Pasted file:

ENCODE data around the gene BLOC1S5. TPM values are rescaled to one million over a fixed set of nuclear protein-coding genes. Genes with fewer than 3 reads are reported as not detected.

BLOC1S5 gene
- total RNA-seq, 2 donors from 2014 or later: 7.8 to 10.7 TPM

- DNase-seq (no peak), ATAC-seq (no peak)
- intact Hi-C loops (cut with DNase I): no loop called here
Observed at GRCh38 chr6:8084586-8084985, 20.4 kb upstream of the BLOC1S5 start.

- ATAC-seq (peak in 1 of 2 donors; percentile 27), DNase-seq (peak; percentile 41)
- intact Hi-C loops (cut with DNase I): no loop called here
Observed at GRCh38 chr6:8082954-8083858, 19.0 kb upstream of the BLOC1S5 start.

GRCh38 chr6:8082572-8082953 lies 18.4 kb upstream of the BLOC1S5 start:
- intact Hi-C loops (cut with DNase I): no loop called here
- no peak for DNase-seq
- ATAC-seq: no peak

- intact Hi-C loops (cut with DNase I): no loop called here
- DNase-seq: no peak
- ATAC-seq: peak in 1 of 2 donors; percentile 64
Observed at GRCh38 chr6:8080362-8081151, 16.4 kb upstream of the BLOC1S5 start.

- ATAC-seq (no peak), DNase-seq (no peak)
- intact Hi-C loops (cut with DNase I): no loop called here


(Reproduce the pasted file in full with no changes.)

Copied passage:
ENCODE data around the gene BLOC1S5. TPM values are rescaled to one million over a fixed set of nuclear protein-coding genes. Genes with fewer than 3 reads are reported as not detected.

BLOC1S5 gene
- total RNA-seq, 2 donors from 2014 or later: 7.8 to 10.7 TPM

- DNase-seq (no peak), ATAC-seq (no peak)
- intact Hi-C loops (cut with DNase I): no loop called here
Observed at GRCh38 chr6:8084586-8084985, 20.4 kb upstream of the BLOC1S5 start.

- ATAC-seq (peak in 1 of 2 donors; percentile 27), DNase-seq (peak; percentile 41)
- intact Hi-C loops (cut with DNase I): no loop called here
Observed at GRCh38 chr6:8082954-8083858, 19.0 kb upstream of the BLOC1S5 start.

GRCh38 chr6:8082572-8082953 lies 18.4 kb upstream of the BLOC1S5 start:
- intact Hi-C loops (cut with DNase I): no loop called here
- no peak for DNase-seq
- ATAC-seq: no peak

- intact Hi-C loops (cut with DNase I): no loop called here
- DNase-seq: no peak
- ATAC-seq: peak in 1 of 2 donors; percentile 64
Observed at GRCh38 chr6:8080362-8081151, 16.4 kb upstream of the BLOC1S5 start.

- ATAC-seq (no peak), DNase-seq (no peak)
- intact Hi-C loops (cut with DNase I): no loop called here